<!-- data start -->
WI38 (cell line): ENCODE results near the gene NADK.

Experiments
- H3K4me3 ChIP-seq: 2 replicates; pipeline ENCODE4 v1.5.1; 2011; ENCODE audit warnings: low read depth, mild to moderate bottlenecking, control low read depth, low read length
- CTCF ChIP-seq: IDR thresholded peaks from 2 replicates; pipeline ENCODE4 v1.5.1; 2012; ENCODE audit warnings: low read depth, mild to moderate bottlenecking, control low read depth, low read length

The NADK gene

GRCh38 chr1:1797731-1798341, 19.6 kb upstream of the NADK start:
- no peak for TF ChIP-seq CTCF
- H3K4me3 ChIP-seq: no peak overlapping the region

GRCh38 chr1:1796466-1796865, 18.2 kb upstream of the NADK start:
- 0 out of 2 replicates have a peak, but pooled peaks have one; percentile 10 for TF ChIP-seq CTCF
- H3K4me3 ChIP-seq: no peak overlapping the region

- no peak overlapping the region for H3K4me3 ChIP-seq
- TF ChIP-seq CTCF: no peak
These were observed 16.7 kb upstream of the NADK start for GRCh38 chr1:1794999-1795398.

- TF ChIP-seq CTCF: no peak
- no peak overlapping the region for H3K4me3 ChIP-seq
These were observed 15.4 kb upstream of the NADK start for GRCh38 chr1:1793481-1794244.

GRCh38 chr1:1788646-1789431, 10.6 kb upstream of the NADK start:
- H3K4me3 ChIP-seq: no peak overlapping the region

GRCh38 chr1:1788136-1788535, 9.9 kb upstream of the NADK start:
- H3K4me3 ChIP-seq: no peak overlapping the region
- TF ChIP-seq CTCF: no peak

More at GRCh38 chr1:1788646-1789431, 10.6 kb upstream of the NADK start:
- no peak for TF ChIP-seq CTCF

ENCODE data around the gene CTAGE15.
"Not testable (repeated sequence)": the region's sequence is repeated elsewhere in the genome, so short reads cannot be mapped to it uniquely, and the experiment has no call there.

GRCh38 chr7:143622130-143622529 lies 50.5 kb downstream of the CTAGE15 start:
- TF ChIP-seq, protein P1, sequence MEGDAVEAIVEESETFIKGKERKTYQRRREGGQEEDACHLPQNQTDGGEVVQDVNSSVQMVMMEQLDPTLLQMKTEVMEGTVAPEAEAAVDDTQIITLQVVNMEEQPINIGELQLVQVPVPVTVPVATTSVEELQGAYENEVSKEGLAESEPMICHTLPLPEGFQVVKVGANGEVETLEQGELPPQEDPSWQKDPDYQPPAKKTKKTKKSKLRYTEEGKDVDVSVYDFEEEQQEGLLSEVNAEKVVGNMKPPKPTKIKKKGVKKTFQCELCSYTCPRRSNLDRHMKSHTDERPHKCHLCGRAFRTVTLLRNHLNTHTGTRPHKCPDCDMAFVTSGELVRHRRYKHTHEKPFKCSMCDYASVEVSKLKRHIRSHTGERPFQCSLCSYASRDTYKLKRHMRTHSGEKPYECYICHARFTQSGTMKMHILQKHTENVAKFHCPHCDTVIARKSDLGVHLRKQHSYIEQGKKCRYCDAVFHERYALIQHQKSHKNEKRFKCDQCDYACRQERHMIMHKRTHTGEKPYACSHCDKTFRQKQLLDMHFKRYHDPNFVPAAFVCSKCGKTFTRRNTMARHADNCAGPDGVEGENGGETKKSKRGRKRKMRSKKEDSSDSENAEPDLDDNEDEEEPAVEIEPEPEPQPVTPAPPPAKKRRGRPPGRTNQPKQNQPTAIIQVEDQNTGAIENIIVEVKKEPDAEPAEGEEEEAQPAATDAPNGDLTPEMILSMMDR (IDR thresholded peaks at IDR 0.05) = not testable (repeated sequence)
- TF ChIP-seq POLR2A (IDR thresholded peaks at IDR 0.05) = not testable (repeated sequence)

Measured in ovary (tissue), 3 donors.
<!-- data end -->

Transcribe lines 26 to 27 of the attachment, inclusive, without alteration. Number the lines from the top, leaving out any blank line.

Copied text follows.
"Not testable (repeated sequence)": the region's sequence is repeated elsewhere in the genome, so short reads cannot be mapped to it uniquely, and the experiment has no call there.

GRCh38 chr7:143622130-143622529 lies 50.5 kb downstream of the CTAGE15 start: